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I want to do something big in life, travel around the world, earn 7 digit salary, buy an island etc. but don't know how and from where to begin?

Also, watched THE SECRET over 5 times, tried meditating but I couldn't decide anything for myself. Which path to follow, what to do and how to do.

Please give serious elaborate answers.

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closed as primarily opinion-based by Jan Doggen, THelper, Gruber, Jeanne Boyarsky Oct 2 '15 at 14:46

Many good questions generate some degree of opinion based on expert experience, but answers to this question will tend to be almost entirely based on opinions, rather than facts, references, or specific expertise.If this question can be reworded to fit the rules in the help center, please edit the question.

If money is no issue, what would you do first? It's very likely that is also what you should aim for now. Find which things you need to accomplish to do the main goal, and then work on each thing. – Juha Untinen Oct 1 '15 at 11:58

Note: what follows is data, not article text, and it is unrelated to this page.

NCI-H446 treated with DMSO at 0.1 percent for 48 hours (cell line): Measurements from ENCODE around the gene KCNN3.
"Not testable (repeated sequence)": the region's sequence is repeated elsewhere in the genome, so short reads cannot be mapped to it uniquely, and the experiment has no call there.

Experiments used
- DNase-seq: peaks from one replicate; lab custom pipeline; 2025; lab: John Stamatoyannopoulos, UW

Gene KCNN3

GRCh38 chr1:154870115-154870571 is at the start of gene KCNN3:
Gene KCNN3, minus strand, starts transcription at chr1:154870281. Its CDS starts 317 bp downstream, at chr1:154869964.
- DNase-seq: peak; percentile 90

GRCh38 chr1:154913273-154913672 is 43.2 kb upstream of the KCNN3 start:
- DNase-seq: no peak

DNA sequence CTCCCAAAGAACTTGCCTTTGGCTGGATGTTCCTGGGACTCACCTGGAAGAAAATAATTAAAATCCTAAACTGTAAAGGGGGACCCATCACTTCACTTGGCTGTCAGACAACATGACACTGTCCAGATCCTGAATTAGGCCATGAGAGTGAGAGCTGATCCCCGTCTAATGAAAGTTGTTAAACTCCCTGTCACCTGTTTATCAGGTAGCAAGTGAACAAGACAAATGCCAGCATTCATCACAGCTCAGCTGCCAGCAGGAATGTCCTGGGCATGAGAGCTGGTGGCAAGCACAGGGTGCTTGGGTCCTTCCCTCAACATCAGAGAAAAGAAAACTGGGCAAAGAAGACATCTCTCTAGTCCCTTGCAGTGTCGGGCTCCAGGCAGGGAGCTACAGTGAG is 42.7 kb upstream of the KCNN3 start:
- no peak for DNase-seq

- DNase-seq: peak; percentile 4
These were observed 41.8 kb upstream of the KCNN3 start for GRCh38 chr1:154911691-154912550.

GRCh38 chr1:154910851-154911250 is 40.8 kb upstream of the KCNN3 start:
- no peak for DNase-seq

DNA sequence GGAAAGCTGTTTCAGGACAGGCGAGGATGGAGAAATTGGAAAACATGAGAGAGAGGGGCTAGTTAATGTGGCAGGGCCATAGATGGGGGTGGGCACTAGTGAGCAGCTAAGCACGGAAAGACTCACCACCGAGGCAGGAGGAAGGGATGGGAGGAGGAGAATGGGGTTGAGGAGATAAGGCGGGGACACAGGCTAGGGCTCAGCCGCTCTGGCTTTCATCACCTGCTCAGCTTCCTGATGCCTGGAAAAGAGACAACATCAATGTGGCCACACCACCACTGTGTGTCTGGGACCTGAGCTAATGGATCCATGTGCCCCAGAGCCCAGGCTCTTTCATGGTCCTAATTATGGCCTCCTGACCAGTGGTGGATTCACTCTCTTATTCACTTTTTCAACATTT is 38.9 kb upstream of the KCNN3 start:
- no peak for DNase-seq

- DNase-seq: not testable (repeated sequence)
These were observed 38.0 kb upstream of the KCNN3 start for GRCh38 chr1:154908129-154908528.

Have you tried searching for why you want to do something big? Do you want recognition from others? Do you want to leave a mark in history? Do you want to live your life to the fullest? For each reason why, there are more ways than earning/spending a lot of money. You can help through charity, helping others, being an example, raising a family/community/city. Maybe a charity is your thing, maybe politics? Think why before you think what. – Konerak Oct 6 '15 at 8:35

Some suggestions:

  • Pick some examples: Who do you consider people that have "achieved something big"? Elon Musk, Steve Jobs, Richard Branson? Read their autobiographies and in-depth interviews. Don't pick just one, everybody has their flaws, you need to generalize over multiple people.
  • Pick three main goals in life: Once you feel that you have the potential to achieve something big, you're at risk of spreading yourself too thin, and trying to achieve too many things at once. Take all the things that you might like to do, and rank them. Pick the top three. The rest are hobbies. Everything else is in support of these three: you'll need something to do in your downtime, you'll need to do some sports to stay healthy, work some crappy job to make money, but don't forget: you're doing it to support the main three. The reason to pick three, is to have a fallback in case the top one doesn't work out, or your priorities change. It's also easier to pick three than just one.